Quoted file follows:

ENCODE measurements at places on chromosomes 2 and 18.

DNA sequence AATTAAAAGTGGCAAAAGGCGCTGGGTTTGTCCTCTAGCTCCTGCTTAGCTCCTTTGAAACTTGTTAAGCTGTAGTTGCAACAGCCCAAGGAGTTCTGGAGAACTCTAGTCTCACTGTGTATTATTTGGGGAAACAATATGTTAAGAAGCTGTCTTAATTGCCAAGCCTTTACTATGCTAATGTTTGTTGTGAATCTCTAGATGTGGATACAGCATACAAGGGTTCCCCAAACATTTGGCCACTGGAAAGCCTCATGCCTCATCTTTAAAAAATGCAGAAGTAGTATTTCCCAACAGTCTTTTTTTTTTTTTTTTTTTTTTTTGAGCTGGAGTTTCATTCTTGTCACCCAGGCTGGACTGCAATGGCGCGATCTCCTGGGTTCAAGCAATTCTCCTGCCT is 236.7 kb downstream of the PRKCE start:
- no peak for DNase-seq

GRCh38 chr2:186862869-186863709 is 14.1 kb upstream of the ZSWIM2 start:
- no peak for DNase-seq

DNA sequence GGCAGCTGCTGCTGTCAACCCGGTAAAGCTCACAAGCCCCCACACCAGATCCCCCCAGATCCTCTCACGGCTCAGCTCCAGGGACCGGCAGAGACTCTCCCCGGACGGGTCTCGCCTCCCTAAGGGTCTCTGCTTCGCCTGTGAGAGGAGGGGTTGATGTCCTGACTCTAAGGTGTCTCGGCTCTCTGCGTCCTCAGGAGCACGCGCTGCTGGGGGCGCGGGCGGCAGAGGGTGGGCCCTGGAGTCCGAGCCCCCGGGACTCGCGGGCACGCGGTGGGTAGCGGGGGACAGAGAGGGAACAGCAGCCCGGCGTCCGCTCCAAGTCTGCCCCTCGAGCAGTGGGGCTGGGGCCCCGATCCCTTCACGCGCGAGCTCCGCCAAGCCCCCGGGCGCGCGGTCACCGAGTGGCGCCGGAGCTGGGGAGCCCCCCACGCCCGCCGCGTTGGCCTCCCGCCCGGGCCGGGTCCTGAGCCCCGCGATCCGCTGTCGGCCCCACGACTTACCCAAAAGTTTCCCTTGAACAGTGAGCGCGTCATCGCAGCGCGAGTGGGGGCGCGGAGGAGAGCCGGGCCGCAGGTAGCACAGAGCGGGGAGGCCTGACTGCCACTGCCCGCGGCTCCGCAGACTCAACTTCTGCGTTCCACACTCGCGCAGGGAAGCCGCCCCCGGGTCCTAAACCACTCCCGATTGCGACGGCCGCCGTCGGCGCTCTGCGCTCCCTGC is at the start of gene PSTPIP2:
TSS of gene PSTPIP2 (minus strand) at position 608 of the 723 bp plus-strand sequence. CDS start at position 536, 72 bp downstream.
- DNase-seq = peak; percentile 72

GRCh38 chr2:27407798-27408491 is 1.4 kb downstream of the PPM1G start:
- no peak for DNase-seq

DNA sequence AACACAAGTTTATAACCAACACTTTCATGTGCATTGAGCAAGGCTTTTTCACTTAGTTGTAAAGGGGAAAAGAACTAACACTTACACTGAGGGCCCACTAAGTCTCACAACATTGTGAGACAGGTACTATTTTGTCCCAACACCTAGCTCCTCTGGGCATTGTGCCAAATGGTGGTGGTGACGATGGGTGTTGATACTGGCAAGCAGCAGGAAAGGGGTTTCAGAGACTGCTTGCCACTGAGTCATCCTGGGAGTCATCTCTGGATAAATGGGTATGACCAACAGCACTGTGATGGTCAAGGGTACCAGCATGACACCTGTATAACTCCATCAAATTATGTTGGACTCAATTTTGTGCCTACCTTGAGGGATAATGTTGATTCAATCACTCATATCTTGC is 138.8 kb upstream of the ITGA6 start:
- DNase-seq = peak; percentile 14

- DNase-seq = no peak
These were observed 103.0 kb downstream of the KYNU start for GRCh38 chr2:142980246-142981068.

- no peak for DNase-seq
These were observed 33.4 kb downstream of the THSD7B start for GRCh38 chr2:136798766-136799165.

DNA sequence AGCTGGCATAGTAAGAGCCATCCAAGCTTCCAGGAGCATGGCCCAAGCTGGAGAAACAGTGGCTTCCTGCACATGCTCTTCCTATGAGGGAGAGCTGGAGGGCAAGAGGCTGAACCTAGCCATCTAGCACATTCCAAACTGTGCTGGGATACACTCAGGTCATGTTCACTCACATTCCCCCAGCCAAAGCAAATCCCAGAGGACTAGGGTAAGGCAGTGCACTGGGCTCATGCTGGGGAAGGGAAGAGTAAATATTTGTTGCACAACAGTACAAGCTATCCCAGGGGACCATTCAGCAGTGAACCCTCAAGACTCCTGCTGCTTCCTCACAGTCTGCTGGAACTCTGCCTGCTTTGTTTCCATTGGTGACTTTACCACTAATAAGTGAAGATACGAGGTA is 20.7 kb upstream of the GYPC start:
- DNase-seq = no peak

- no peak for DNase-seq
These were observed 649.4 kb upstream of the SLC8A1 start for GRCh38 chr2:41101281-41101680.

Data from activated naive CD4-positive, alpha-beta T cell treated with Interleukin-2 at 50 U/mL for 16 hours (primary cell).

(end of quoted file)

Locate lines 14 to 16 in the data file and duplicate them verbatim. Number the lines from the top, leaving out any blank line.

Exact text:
These were observed 103.0 kb downstream of the KYNU start for GRCh38 chr2:142980246-142981068.

- no peak for DNase-seq
These were observed 33.4 kb downstream of the THSD7B start for GRCh38 chr2:136798766-136799165.